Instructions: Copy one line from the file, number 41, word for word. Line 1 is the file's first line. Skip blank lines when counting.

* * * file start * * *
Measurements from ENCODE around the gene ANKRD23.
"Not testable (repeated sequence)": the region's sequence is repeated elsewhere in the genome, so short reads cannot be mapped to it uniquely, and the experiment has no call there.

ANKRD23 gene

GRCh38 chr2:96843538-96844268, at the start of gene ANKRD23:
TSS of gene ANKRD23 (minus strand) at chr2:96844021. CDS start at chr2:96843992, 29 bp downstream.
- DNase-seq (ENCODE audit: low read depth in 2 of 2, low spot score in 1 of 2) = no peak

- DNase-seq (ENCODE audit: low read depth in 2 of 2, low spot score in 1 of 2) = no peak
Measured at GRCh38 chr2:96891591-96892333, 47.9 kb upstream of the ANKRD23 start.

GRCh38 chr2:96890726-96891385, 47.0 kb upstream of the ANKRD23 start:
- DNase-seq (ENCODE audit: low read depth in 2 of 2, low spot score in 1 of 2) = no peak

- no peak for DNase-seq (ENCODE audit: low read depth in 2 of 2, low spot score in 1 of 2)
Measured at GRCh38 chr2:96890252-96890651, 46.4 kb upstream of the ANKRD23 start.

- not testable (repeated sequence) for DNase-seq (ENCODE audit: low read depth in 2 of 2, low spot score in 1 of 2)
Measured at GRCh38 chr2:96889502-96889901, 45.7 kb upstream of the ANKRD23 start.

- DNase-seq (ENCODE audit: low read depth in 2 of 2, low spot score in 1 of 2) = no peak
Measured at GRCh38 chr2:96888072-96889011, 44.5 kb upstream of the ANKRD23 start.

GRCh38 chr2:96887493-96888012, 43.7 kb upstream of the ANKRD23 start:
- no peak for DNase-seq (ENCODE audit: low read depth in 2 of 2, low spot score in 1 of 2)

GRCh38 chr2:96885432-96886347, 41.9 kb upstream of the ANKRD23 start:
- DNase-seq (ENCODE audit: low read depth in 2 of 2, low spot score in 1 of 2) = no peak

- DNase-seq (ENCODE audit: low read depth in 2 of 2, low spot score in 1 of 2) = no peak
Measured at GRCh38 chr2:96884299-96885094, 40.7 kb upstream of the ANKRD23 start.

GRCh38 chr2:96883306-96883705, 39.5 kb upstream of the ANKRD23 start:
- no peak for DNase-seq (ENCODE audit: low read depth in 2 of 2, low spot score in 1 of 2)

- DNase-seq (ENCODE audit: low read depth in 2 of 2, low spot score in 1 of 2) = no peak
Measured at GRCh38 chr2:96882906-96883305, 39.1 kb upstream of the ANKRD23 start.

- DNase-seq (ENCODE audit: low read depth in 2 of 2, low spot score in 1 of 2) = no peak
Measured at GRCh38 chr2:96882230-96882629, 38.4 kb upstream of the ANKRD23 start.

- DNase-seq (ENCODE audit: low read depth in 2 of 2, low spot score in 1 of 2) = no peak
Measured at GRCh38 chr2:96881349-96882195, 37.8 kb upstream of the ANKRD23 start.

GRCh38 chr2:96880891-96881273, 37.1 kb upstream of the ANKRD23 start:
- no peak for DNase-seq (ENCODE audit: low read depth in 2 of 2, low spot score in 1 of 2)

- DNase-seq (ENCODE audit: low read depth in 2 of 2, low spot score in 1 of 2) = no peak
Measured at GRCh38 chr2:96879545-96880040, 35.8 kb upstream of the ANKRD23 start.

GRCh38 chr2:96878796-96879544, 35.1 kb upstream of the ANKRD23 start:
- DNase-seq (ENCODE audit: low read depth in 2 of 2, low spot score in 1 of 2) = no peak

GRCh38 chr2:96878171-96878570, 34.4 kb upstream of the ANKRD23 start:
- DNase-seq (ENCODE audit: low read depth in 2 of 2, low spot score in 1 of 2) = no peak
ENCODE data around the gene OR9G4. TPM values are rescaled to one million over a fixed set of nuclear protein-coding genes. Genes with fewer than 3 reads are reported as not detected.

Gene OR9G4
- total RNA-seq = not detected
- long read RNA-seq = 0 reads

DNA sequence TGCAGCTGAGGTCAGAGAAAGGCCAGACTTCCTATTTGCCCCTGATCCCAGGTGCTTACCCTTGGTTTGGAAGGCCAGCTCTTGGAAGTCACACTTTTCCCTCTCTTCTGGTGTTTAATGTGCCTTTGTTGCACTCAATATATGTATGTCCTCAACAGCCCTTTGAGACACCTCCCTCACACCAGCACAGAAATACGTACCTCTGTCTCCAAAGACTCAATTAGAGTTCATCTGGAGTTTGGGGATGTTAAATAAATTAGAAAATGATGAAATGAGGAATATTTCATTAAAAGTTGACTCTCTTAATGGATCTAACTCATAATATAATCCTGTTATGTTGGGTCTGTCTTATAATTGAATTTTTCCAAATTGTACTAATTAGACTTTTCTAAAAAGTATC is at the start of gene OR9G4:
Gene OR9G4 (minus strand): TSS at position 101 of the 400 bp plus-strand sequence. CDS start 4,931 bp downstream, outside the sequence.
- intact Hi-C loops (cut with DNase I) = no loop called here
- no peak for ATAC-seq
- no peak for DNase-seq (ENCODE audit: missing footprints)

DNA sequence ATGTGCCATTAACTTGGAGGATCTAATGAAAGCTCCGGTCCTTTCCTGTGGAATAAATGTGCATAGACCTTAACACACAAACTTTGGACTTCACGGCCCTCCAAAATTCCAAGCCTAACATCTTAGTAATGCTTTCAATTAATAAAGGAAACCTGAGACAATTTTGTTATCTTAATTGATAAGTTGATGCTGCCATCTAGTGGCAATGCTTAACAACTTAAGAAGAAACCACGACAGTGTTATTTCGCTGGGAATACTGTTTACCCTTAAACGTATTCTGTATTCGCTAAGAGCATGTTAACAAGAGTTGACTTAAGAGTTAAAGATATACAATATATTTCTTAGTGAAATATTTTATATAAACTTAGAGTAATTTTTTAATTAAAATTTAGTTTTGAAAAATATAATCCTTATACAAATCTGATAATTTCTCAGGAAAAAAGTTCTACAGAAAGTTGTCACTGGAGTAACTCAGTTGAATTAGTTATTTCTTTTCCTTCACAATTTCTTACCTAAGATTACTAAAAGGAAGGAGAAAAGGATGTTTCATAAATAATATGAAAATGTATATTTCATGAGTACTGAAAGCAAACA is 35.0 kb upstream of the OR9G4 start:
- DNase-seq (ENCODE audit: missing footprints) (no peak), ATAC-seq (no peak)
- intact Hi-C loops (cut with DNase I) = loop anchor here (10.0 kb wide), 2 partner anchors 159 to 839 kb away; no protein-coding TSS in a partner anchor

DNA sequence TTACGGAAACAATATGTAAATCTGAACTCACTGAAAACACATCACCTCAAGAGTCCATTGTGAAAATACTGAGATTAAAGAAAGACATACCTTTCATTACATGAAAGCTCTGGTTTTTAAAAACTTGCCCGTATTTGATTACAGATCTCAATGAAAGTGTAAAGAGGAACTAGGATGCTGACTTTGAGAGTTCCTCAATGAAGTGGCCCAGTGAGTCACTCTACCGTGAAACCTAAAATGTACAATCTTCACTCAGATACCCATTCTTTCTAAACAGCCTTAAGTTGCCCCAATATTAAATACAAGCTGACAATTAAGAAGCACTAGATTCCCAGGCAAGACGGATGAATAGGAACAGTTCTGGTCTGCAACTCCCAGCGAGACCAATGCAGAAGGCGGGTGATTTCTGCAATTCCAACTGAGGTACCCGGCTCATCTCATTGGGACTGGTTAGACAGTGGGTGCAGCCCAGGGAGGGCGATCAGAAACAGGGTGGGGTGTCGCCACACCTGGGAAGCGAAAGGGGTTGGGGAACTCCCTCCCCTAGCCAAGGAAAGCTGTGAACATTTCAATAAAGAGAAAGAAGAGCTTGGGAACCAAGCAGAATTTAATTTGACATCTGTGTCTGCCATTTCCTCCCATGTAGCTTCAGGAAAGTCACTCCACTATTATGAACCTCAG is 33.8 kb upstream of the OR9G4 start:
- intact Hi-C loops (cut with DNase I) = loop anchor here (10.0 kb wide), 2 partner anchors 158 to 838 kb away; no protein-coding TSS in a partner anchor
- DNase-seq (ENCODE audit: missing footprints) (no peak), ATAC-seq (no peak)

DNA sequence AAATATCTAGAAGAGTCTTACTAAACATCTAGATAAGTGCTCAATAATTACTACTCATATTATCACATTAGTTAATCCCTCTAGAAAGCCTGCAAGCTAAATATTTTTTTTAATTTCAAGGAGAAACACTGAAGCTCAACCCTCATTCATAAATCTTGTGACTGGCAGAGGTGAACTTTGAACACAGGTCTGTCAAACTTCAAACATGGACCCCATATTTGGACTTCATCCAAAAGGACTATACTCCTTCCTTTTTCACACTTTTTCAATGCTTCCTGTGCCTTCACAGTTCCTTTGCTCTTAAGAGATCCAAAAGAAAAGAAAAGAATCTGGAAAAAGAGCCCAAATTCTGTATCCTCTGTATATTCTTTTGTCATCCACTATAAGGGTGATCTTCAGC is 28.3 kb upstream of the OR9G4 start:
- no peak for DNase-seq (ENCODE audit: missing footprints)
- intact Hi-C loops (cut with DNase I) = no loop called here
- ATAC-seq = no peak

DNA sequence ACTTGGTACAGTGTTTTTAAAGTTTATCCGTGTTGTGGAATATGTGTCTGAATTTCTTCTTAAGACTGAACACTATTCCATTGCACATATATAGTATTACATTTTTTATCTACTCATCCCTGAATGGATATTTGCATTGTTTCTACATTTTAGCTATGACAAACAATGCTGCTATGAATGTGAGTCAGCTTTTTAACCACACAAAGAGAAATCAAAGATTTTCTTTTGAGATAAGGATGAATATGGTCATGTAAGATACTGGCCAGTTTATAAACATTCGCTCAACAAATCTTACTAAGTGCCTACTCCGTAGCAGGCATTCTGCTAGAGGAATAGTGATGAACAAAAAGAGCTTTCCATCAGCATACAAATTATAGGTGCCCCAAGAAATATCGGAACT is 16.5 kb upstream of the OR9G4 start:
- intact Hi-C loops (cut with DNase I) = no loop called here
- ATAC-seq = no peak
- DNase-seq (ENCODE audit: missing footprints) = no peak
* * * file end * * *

- total RNA-seq = not detected